Experimental ergonomic evaluation with user trials: EEE product development procedures
1University of Oulu, Faculty of Technology, Department of Process and Environmental Engineering
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|Persistent link:|| http://urn.fi/urn:isbn:9514259378
|Publish Date:|| 2001-03-28
|Thesis type:||Doctoral Dissertation
|Defence Note:||Academic Dissertation to be presented with the assent of the Faculty of Technology, University of Oulu, for public discussion in Kuusamonsali (Auditorium YB 210), Linnanmaa, on April 20th, 2001, at 12 noon.
Docent Kari Häkkinen
Docent Kaija Leena Saarela
The main difficulty in the usability evaluation of a product concept or a prototype is that it is very difficult to take reliably into account many different characteristics or attributes, which cannot be measured with the same unit, scale or instrument. Secondly, evaluation always involves some uncertainty. One can never be really sure that all the essential aspects that affect the final user emphasis are taken into consideration. This uncertainty can be decreased by involving diverse people in the evaluation process during R&D or, before the final decision, by elaborating the best ideas to a level at which they can be really used on a pilot scale in the field. Most often, though, the latter takes too much time and would result in many other problems. Evaluation can possibly be best enhanced by using enough involved people, i.e. various experts and especially end-users, who need or use the product in question. A key ingredient to the success of product development, in addition to ergonomic knowledge, is often thought to be active involvement of the intended product users by (1) measuring user-product interaction and (2) participation in design decisions. When a potential end-user experiments with the product, both quantitative and qualitative evaluation methods can be used. This thesis shows some methodological possibilities of evaluation, especially through simulation. It also describes in detail the practical phases of the experiments. For example, a lot of development was needed to find out how to communicate product alternatives and their concepts to (elderly) users. And most importantly, this thesis aims to give evidence of how the procedure called experimental ergonomic evaluation (EEE) should be feasibly implemented and statistically confirmed for significance and consistency.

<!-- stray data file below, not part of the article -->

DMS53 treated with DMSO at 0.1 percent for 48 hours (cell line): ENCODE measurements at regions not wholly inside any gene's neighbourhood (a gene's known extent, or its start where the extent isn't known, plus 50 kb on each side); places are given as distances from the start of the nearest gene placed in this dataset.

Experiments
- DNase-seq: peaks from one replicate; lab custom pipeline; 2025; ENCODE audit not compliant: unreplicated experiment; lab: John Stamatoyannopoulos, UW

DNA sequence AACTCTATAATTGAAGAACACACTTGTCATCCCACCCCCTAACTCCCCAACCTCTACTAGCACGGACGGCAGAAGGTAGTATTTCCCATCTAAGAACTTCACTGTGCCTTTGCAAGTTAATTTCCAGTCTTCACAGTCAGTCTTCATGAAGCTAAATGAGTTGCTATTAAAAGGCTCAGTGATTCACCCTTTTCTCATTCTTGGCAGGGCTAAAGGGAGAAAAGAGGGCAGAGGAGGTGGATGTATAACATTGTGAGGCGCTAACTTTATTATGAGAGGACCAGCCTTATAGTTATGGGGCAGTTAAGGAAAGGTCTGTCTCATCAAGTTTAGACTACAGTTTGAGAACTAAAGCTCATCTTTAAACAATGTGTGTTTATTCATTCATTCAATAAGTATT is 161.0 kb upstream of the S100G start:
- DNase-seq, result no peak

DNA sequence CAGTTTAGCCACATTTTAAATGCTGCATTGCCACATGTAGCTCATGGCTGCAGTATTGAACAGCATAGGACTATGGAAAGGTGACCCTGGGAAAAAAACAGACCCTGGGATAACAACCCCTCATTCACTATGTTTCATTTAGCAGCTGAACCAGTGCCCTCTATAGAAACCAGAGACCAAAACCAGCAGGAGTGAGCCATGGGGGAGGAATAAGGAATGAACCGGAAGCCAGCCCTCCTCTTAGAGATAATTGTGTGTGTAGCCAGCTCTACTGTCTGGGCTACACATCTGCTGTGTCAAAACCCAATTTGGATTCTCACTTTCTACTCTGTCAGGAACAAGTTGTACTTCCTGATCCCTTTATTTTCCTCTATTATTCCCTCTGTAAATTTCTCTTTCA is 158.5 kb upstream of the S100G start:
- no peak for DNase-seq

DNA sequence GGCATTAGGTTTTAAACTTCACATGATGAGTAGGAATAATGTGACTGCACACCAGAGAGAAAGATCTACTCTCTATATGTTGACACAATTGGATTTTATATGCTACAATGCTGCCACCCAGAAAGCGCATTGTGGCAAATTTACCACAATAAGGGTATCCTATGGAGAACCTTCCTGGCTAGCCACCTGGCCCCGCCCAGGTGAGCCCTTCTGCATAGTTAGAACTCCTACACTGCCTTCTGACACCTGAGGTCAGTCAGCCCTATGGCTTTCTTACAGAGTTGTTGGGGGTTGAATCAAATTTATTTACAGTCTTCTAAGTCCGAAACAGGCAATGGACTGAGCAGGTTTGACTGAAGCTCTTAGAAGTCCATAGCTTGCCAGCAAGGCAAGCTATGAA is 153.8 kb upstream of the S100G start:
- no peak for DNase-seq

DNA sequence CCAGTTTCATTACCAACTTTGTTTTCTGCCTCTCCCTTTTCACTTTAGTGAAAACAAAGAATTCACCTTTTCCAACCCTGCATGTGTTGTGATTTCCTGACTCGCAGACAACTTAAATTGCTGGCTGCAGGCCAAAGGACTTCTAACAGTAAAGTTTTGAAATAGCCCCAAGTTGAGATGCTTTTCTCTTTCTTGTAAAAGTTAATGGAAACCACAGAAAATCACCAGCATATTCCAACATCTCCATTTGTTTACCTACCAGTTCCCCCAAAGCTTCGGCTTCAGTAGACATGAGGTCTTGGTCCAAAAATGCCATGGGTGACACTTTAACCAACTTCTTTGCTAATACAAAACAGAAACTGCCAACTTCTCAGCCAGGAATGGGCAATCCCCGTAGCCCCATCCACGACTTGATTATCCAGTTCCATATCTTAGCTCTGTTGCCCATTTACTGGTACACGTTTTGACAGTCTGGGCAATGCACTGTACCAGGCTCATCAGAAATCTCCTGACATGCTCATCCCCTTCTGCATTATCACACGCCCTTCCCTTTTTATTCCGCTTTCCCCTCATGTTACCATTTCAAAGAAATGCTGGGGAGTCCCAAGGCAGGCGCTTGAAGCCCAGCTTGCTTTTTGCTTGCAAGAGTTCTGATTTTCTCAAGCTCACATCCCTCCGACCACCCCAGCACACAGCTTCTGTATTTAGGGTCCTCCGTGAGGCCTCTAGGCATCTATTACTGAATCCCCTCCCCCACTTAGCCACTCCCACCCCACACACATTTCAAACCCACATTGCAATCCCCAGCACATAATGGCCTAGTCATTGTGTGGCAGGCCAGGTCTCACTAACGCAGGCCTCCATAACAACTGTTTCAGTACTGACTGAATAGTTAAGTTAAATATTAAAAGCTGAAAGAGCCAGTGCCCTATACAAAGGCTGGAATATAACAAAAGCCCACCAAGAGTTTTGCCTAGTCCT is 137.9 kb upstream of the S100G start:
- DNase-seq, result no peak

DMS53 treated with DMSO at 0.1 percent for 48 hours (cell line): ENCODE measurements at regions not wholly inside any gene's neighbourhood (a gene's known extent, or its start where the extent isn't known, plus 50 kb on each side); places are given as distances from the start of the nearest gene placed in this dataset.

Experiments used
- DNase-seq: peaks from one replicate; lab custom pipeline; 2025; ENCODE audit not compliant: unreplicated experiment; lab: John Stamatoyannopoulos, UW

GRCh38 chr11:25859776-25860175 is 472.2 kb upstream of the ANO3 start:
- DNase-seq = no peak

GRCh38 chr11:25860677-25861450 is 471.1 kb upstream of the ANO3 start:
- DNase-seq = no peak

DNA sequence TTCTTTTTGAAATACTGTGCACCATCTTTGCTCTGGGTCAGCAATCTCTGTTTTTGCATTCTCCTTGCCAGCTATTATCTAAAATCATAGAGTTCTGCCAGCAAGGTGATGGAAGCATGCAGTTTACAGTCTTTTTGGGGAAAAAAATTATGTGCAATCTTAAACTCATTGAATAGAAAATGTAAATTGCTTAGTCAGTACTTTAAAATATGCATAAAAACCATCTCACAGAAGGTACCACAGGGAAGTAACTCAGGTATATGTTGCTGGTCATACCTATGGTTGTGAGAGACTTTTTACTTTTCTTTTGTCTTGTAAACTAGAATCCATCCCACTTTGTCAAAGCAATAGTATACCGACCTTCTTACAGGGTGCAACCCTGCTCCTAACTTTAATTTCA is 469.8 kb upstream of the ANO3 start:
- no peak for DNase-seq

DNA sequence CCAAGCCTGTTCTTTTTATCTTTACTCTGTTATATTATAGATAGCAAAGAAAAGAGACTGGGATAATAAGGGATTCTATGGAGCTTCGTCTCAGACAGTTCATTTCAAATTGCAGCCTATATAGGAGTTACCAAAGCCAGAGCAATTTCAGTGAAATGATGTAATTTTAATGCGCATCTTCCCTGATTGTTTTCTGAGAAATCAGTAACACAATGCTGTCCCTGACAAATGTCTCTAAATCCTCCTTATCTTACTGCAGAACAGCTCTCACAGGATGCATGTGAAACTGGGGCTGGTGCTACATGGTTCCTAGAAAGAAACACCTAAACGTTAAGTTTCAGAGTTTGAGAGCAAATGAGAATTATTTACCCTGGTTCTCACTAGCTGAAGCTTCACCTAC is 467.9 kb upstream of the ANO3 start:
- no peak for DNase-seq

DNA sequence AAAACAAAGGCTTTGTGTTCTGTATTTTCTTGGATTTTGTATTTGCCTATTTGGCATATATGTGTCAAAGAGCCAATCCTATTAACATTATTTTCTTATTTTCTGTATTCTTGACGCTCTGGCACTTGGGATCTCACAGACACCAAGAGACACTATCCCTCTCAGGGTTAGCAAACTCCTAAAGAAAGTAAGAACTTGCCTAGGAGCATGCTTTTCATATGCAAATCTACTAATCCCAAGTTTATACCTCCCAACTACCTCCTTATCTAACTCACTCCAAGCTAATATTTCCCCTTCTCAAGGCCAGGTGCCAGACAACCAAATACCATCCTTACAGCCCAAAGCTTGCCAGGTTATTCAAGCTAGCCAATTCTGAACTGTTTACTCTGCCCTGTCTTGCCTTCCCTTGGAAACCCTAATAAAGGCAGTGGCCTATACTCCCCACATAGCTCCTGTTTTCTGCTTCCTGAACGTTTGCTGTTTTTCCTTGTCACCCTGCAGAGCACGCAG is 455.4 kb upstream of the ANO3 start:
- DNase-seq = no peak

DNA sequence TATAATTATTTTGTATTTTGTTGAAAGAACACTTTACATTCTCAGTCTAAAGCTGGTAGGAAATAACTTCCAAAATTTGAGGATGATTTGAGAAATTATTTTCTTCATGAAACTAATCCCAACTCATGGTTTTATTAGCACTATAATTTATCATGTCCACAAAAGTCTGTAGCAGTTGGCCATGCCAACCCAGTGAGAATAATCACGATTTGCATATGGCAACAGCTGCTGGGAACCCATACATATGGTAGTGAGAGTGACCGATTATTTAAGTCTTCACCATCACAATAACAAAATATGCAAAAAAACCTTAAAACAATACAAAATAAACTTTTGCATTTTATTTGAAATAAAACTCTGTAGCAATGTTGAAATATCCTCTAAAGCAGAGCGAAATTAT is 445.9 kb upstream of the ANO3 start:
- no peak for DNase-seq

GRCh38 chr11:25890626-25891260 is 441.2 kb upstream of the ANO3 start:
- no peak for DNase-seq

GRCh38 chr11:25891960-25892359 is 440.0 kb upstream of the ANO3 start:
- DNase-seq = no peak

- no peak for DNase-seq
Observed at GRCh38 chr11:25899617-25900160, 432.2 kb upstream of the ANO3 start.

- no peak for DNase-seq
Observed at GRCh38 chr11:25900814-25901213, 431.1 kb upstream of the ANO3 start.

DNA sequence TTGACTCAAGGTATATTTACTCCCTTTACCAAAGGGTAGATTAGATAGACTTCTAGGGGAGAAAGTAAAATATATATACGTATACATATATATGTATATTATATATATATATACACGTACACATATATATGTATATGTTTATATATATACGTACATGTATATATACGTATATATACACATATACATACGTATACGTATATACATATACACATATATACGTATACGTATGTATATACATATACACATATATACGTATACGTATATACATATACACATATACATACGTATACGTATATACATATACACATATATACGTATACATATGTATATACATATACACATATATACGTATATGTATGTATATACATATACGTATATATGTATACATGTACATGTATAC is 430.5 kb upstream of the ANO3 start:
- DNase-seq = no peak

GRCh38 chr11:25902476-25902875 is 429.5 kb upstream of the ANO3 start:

A special focus in the experiments was placed on elderly end-users. Since the number of elderly citizens is increasing, there is a need for products to help the elderly live independently at their homes. Studying and understanding how users accomplish their tasks helps to identify their needs and to formulate implications for the design of technology to satisfy those needs. Thus, user studies conducted before beginning to design a new technology provide a proactive way of involving users in the design process. The first prototypes then enable usability studies, such as user trials. With an emphasis on usability engineering, trials can be developed into more feasible EEE procedures for industrial companies.
All the developed and applied EEE procedures were based on a user-centred approach with different user trial types (N = 15). The users as subjects (N = 264) performed as real tasks as possible and, based on their perceptions during the trials, gave their preferences or scored certain variables. The subjects were also observed and measured by the researcher. The products or other technologies in the trials comprised a total of 9 cases, ranging from "low-tech" steps and chairs to "high-tech" information and communication technology (ICT) applications. The perceived preference and observed performance measures were then combined. Different methods are needed simultaneously to make the results more accurate. The present EEE procedures proved to be cost-effective, efficient and sufficiently valid at least in a research context.
The EEE procedures ranged from subjective estimations, such as rating and ranking, to more complex multi-criteria methods that can be used to facilitate decision-making, such as conjoint analysis, Mitchell's paired comparison and use-value analysis. Objective evaluation was also used, including measurement of products and users as well various observations. Both experts and end-users (subjects) had their own important roles in the experiment. Based on this study, EEE procedures are easy to implement in industry for routine usability testing in the course of product development. EEE with its wide coverage yields more universal and absolute usability values, not only ones based on direct benchmarking.
Acta Universitatis Ouluensis. C, Technica
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